The day shift at the storage yards for the past week has been making from two to two and one half hours overtime each day. This is
due to the large amount of the coal being shipped to the yards to be stored. Very little coal is being loaded and shipped away from
the yards at present.
TWO FOOT SNAKE ON GRAPE ARBOR
While picking grapes the fore part of the week, Mrs. C. S. Commings of Dock Street discovered a two foot snake on the grape arbor
at the very bunch of grapes she was reaching for. She drew back her hand just in time to escape the lunge of the fangs. She called
her husband who gave it a beating up but the snake made its escape. Later in the day, however, it was discovered and the final
finishing touches were put to it.
The Call of September 19, 1919
LEGION RENTED SOCIAL QUARTERS
The American Legion of town held an important meeting last evening at which time it was definitely decided to lease quarters in the
Michel building on Main Street. Four rooms and a bath will be leased. They will be fitted out and equipped as rooms where all the
soldiers can enjoy themselves in a social manner. The officers of the Legion are urging every soldier boy to become a member of
the organization at once.
The Call of September 26, 1919
FOUNDATIONS FOR MILL UNDERWAY
The foundations for the new knitting mill to be erected by Daniel and Blaine Sharadin are under way. The contractor has given
promise to rush the construction of the building with all speed possible. It is expected it will be under roof surely before Christmas
Day. The new mill will be known as the Lion Knitting Mill. Women's fine union suits will be the article manufactured.
ROLLING MILL CLOSED DOWN
The latter part of last week the Schuylkill Haven Rolling Mill closed down for an indefinite period after having been in operation for
quite some time. By reason of the closing of this industry, some forty to forty five men were thrown out of employment. All of the
old scrap iron and extra supplies were loaded on cars and shipped away. Most of the men have already procured positions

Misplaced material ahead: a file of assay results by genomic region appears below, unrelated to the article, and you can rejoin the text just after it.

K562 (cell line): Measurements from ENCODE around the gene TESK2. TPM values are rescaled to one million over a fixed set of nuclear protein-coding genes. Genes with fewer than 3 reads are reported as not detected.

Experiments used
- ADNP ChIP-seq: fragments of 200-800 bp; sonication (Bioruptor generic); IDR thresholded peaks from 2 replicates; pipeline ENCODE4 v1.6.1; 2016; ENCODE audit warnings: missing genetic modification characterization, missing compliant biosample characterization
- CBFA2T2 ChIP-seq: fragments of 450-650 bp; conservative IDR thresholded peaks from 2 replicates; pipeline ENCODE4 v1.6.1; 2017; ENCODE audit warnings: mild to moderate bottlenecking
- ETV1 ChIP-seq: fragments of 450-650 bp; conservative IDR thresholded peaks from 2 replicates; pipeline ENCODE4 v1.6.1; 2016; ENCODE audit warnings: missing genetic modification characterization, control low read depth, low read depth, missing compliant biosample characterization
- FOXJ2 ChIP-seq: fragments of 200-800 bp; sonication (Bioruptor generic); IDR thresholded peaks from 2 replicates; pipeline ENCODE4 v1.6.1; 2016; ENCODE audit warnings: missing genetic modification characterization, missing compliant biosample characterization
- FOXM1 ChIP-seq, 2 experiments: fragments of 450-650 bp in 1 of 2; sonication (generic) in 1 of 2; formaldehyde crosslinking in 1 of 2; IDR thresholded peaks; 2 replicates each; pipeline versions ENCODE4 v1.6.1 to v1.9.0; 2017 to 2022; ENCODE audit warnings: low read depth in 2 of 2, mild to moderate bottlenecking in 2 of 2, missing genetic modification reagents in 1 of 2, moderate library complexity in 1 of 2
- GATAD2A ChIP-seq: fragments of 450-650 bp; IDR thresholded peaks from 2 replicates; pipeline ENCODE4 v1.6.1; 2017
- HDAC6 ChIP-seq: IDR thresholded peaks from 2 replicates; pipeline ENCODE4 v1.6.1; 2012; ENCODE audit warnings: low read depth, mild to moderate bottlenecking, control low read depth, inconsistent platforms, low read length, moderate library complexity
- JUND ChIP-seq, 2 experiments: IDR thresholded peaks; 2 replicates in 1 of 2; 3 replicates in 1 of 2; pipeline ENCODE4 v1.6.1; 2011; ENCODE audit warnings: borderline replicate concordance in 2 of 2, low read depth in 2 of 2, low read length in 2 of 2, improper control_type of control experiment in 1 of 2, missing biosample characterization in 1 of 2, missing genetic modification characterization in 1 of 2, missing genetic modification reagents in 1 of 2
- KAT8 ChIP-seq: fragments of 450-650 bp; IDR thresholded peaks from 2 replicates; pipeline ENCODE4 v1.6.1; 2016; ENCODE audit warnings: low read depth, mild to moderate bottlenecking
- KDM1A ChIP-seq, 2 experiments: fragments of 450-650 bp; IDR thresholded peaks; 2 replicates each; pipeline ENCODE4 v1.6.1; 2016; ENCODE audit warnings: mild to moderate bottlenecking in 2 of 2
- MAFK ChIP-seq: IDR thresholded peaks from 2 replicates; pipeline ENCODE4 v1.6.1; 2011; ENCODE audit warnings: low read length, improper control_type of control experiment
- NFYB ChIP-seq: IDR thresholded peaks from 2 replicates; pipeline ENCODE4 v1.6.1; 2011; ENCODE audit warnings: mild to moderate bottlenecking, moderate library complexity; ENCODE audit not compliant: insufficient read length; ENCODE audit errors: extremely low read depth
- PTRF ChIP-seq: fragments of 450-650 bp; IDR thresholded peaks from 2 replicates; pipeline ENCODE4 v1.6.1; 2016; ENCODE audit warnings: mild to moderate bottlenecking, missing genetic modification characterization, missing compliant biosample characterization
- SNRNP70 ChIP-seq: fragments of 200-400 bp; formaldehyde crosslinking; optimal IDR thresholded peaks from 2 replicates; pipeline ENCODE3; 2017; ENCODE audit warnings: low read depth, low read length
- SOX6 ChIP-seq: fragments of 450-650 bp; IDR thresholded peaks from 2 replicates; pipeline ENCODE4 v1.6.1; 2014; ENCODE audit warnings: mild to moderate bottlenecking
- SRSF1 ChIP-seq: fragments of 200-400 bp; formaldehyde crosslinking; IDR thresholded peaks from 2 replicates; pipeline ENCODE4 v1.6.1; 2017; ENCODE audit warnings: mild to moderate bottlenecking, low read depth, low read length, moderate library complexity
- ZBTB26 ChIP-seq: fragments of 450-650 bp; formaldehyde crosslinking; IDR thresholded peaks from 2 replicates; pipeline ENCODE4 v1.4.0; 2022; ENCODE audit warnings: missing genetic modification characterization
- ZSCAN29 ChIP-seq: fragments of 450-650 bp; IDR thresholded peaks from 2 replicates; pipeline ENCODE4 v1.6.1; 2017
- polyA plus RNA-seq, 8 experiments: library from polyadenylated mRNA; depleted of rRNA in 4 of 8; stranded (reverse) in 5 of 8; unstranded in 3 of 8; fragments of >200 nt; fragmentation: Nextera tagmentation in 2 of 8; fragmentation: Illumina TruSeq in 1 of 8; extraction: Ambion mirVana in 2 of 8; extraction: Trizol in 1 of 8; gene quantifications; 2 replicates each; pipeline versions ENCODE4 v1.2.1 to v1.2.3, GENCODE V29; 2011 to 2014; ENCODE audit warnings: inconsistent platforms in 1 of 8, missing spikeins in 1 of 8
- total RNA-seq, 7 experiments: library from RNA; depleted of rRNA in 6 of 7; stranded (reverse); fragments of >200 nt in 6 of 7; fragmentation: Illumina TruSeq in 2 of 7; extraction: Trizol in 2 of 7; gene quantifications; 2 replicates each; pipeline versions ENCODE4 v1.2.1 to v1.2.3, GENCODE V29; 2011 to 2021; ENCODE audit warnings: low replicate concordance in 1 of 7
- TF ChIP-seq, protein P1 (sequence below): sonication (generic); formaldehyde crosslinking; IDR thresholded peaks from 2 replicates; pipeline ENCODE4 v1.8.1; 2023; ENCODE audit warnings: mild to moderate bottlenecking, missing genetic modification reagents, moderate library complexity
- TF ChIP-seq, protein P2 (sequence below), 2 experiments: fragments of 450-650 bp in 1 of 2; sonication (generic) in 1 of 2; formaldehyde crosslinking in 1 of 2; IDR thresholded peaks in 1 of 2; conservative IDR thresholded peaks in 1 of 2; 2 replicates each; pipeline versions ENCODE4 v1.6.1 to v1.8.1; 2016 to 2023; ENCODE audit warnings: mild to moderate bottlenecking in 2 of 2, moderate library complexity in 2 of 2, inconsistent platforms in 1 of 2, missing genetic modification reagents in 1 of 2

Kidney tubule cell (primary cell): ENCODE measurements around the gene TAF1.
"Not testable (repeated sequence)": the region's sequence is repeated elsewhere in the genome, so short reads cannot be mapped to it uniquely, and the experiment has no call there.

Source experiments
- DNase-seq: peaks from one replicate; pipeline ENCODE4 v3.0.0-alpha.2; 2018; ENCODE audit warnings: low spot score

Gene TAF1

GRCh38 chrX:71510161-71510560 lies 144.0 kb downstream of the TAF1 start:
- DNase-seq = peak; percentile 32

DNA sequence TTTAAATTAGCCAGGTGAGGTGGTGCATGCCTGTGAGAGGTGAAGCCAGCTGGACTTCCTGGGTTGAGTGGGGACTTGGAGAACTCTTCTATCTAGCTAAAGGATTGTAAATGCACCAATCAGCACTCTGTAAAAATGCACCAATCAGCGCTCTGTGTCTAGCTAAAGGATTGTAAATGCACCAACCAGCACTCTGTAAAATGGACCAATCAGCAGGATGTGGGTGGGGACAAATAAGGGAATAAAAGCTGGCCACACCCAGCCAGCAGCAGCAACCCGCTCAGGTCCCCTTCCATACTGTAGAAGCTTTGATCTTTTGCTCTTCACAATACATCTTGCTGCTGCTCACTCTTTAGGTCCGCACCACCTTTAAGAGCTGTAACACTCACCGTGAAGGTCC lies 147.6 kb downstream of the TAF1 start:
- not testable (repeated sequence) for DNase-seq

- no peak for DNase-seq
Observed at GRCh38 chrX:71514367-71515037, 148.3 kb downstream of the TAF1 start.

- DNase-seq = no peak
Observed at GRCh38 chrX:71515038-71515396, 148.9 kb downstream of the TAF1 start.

FREIGHT CAR BRINGS DOWN STACK
While a carload of lumber was being shifted into the siding at the Keever Box and Lumber Company plant, Monday about midnight,
the same struck a guy wire connected with the high stack on the same. In an instant the same came tumbling down with a crash that
awakened the residents in the vicinity. The stack was put in position again by Wednesday afternoon and until that time the plant
could not be operated.
GARDEN THIEVES ABOUT
Back on Liberty Street it is reported that unknown persons have taken a fancy to other people's tomatoes, lima beans, grapes and
wood pile and are appropriating the same for their own use. A watch is to be kept and there may be a law suit shortly as the
persons from whom garden things have been stolen vow and declare they will make it pretty hot for the thieves whoever they may
be when they are discovered.
Additional machinery for the Schuylkill Haven Casket Company arrived this week and was installed. The plant is rapidly gotten ready
for the manufacture of caskets. Already large orders have been secured from a number of large undertakers. George P. W. Saul
this week assumed the managership of this plant.
PHEASANT BROKE INTO HOUSE
Neighbors were scared Wednesday afternoon by a bump and a crash of falling glass. Upon investigation, they found the cause to
be a rather unusual one. A pheasant flew against the window glass of Mrs. Daniel Frehafer's home on High Street with such force
that the glass was broken to bits. The bird flew into the home. Jay Rickson, who was present at the time, not knowing it was a game
bird procured his rifle and shot it.
REPORT NUMEROUS RAMPS
Residents in the vicinity of Liberty and William Streets report being considerably annoyed by tramps who frequent that section and
who make a practice of returning to the same houses several times per week. It is also reported that sometimes they become very
bold and when they are turned away do not hesitate to use harsh language.